Except, is Elsa really free? She’s trapped herself in an ice palace, and she’s all alone. She’s not free. By indulging her gift, she’s imprisoned herself.

    But Garbarino is conflating two completely different things: on the one hand, her acceptance of herself and her full powers and humanity; and on the other, her belief that she has to be alone to be herself, which is what REALLY leads to her self-isolation.

    When Anna “rescues” her, it’s not by convincing her to put her powers back into a box and be “the good girl” again. It’s by showing her that Anna loves her for who she is. And that’s how Anna welcomes Elsa back to society, where, at the end, she can STILL use her powers fully and openly — and is loved for it. It’s not just that Elsa learns she doesn’t have to be alone to be different. It’s also that the townspeople learn to love Elsa WITH her differences.

    So if there’s a Christian message in Frozen at all, it’s not what Garbarino thinks it is. It’s not a message for “sinners” to “repent” and come back to a Christian God. If anything, it’s a message for Christians to stop seeing people’s inborn differences AS SIN, and instead embrace them fully for who they are. Basically, Frozen is saying that women (and LGBT folks, and anyone not a straight white male) are full human beings, that there’s absolutely nothing wrong with them, that they are not to be feared or shunned or controlled, and that we can all live happily together in the same society. I wonder if that’s a message Garbarino is ready to accept.

  • Jacob

    what? seriously? crazy opinion..

  • LaSargenta

    I wonder if that’s a message Garbarino is ready to accept.

    You’ve answered that in your refutation. And you hit the nail perfectly on the head.

  • RogerBW

    So if there’s a Christian message in Frozen at all, it’s not what Garbarino thinks it is.

    Quite a few of what one might call the “ideological” critics — Marxist criticism is very similar — seem to start with the message that they’re determined to find, and then find it.

  • Lina

    My uncle (a pastor) thinks the movie goes more along the lines of 1 John 4:18
    “Perfect love drives out fear.” :)

  • Dr. Rocketscience

    Garbarino’s Christian message appears to be “Don’t be like you, be like me, because I am Christ-like, because I say that I am.” (OK, I added that last bit.)

    So… not too far off from the Christian message of a large number of Christian messengers, I suppose. But still not the message in Frozen. Not even close.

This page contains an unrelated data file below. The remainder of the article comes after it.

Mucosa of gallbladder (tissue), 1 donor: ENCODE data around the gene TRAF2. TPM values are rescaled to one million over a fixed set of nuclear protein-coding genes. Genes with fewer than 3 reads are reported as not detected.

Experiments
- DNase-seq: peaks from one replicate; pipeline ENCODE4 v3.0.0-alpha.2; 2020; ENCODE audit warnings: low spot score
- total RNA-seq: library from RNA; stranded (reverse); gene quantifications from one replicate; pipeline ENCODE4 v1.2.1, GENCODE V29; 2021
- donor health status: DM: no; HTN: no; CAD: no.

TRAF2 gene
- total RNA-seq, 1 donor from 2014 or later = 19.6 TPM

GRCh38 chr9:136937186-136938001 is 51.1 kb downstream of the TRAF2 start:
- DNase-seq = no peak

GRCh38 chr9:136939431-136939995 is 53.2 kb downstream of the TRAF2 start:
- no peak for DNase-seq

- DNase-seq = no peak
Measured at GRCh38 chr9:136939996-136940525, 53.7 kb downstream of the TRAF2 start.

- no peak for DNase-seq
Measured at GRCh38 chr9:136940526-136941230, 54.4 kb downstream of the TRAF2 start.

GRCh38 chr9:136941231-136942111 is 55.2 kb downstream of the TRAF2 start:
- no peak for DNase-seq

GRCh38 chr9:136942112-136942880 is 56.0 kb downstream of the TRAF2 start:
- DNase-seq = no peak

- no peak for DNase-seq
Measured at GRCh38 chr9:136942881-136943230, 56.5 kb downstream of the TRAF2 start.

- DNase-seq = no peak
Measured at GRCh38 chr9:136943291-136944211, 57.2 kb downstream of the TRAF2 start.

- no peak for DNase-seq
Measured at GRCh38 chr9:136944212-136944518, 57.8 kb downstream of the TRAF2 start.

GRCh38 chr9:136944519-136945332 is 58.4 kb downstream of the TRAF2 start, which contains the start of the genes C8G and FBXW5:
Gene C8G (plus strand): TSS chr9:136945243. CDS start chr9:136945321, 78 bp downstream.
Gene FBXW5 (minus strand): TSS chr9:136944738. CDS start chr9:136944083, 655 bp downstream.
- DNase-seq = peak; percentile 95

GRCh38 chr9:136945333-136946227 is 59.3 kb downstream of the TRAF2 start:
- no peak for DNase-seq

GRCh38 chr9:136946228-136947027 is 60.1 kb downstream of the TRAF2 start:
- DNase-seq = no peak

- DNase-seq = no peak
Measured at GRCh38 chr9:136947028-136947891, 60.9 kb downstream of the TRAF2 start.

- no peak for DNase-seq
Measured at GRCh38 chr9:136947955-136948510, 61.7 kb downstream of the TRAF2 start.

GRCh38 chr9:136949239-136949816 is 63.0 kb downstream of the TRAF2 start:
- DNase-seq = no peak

Christ, what an asshole.

  • Dr. Rocketscience

    This is exactly right.

  • lordhayes

    Finally a Disney princess/queen who isn’t shoving herself into the “protect me” mold. She isn’t the “perfect girl”…is anybody else not finding this hot? My son has declared his undying love for this Snow Queen…and I can’t help but remember myself at his age….longing for a certain Red Haired Mermaid.

  • Chris McVey

    I dont believe shes satanic but shes more on the line of an imperfect human because if you think about it Prince Hans and created a deceiving plan and lured Anna in through temptation and tried to kill Elsa while for Elsa she was just scared and careful in order to PROTECT Anna from possible injury or death. I put emphasis on protect because ive never heard of satan protecting anyone but the exact opposite. If she were satanic she wouldve tried to kill anna not keep her from her power for good reasoning. And anna is like Christ she tried to save her and say its ok there’s nothing to be afraid you will be safe with me come back into the light (Arendelle) and you will be safe. So no Elsa is not satanic she is just imperfect like the rest of us and just afraid of the persecution from the world because she has magical power which she was also afraid since she was different from everyone else.

  • Blasphemer.

  • Bluejay

    :-D

  • David C-D

    I admit to being mostly lost as to how your post is a refutation of Garbarino. I read him as being substantially in agreement with you.

    But Garbarino is conflating two completely different things.

    I see Elsa conflating those two things, that is what Garbarino is pointing out. For Elsa at that point in the story, freedom to be herself requires isolation and the rejection of the rules that she grew up with.